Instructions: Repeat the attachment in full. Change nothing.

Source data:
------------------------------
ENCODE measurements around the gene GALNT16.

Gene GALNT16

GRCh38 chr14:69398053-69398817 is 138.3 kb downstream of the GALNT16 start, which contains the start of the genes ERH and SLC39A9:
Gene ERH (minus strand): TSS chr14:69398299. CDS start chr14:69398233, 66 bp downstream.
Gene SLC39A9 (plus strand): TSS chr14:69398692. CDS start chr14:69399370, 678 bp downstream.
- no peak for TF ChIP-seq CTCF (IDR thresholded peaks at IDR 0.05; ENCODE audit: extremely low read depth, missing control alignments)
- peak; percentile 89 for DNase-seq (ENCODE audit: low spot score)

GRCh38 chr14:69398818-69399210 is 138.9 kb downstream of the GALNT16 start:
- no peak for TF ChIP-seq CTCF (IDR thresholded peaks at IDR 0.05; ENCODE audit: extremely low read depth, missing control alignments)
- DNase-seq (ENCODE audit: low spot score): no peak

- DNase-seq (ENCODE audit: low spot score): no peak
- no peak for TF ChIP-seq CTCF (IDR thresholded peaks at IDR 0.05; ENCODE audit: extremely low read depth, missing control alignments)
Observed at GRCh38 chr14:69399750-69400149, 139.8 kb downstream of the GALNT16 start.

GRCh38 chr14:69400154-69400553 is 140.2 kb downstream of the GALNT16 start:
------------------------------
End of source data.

ENCODE measurements around the gene GALNT16.

Gene GALNT16

GRCh38 chr14:69398053-69398817 is 138.3 kb downstream of the GALNT16 start, which contains the start of the genes ERH and SLC39A9:
Gene ERH (minus strand): TSS chr14:69398299. CDS start chr14:69398233, 66 bp downstream.
Gene SLC39A9 (plus strand): TSS chr14:69398692. CDS start chr14:69399370, 678 bp downstream.
- no peak for TF ChIP-seq CTCF (IDR thresholded peaks at IDR 0.05; ENCODE audit: extremely low read depth, missing control alignments)
- peak; percentile 89 for DNase-seq (ENCODE audit: low spot score)

GRCh38 chr14:69398818-69399210 is 138.9 kb downstream of the GALNT16 start:
- no peak for TF ChIP-seq CTCF (IDR thresholded peaks at IDR 0.05; ENCODE audit: extremely low read depth, missing control alignments)
- DNase-seq (ENCODE audit: low spot score): no peak

- DNase-seq (ENCODE audit: low spot score): no peak
- no peak for TF ChIP-seq CTCF (IDR thresholded peaks at IDR 0.05; ENCODE audit: extremely low read depth, missing control alignments)
Observed at GRCh38 chr14:69399750-69400149, 139.8 kb downstream of the GALNT16 start.

GRCh38 chr14:69400154-69400553 is 140.2 kb downstream of the GALNT16 start: